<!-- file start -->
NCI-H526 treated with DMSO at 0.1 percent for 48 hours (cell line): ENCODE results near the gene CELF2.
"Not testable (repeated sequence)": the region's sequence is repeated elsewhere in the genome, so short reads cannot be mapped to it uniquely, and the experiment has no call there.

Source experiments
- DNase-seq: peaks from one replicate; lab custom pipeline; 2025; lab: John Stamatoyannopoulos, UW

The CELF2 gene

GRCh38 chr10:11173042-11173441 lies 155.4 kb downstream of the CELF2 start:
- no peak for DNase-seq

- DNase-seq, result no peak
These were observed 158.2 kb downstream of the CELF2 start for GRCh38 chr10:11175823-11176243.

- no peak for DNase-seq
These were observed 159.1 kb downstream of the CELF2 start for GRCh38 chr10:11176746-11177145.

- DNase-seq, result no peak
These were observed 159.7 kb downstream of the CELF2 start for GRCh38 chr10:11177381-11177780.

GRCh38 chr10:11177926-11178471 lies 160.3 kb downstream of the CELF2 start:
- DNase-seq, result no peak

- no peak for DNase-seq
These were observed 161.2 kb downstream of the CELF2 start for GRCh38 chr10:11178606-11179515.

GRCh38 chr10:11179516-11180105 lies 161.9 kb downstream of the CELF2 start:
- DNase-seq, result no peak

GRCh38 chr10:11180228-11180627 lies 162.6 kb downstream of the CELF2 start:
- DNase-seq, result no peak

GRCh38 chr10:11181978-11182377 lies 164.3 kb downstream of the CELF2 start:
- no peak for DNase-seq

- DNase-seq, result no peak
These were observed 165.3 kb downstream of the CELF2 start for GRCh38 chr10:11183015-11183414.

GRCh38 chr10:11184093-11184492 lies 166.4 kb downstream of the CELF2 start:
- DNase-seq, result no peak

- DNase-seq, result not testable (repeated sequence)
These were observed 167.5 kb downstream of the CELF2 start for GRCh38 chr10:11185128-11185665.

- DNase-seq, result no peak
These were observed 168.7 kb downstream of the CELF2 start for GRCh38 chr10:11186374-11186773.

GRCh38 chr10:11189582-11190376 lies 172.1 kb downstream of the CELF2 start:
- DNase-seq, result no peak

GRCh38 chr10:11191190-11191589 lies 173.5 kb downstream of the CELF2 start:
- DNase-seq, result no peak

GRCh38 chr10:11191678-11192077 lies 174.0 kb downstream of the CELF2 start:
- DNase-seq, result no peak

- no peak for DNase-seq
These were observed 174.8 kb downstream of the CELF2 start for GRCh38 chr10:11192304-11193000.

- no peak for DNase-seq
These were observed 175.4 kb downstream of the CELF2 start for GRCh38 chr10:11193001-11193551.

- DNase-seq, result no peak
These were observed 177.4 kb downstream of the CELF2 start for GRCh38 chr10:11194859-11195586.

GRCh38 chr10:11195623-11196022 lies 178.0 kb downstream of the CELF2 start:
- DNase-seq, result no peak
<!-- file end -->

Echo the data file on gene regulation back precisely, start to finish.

NCI-H526 treated with DMSO at 0.1 percent for 48 hours (cell line): ENCODE results near the gene CELF2.
"Not testable (repeated sequence)": the region's sequence is repeated elsewhere in the genome, so short reads cannot be mapped to it uniquely, and the experiment has no call there.

Source experiments
- DNase-seq: peaks from one replicate; lab custom pipeline; 2025; lab: John Stamatoyannopoulos, UW

The CELF2 gene

GRCh38 chr10:11173042-11173441 lies 155.4 kb downstream of the CELF2 start:
- no peak for DNase-seq

- DNase-seq, result no peak
These were observed 158.2 kb downstream of the CELF2 start for GRCh38 chr10:11175823-11176243.

- no peak for DNase-seq
These were observed 159.1 kb downstream of the CELF2 start for GRCh38 chr10:11176746-11177145.

- DNase-seq, result no peak
These were observed 159.7 kb downstream of the CELF2 start for GRCh38 chr10:11177381-11177780.

GRCh38 chr10:11177926-11178471 lies 160.3 kb downstream of the CELF2 start:
- DNase-seq, result no peak

- no peak for DNase-seq
These were observed 161.2 kb downstream of the CELF2 start for GRCh38 chr10:11178606-11179515.

GRCh38 chr10:11179516-11180105 lies 161.9 kb downstream of the CELF2 start:
- DNase-seq, result no peak

GRCh38 chr10:11180228-11180627 lies 162.6 kb downstream of the CELF2 start:
- DNase-seq, result no peak

GRCh38 chr10:11181978-11182377 lies 164.3 kb downstream of the CELF2 start:
- no peak for DNase-seq

- DNase-seq, result no peak
These were observed 165.3 kb downstream of the CELF2 start for GRCh38 chr10:11183015-11183414.

GRCh38 chr10:11184093-11184492 lies 166.4 kb downstream of the CELF2 start:
- DNase-seq, result no peak

- DNase-seq, result not testable (repeated sequence)
These were observed 167.5 kb downstream of the CELF2 start for GRCh38 chr10:11185128-11185665.

- DNase-seq, result no peak
These were observed 168.7 kb downstream of the CELF2 start for GRCh38 chr10:11186374-11186773.

GRCh38 chr10:11189582-11190376 lies 172.1 kb downstream of the CELF2 start:
- DNase-seq, result no peak

GRCh38 chr10:11191190-11191589 lies 173.5 kb downstream of the CELF2 start:
- DNase-seq, result no peak

GRCh38 chr10:11191678-11192077 lies 174.0 kb downstream of the CELF2 start:
- DNase-seq, result no peak

- no peak for DNase-seq
These were observed 174.8 kb downstream of the CELF2 start for GRCh38 chr10:11192304-11193000.

- no peak for DNase-seq
These were observed 175.4 kb downstream of the CELF2 start for GRCh38 chr10:11193001-11193551.

- DNase-seq, result no peak
These were observed 177.4 kb downstream of the CELF2 start for GRCh38 chr10:11194859-11195586.

GRCh38 chr10:11195623-11196022 lies 178.0 kb downstream of the CELF2 start:
- DNase-seq, result no peak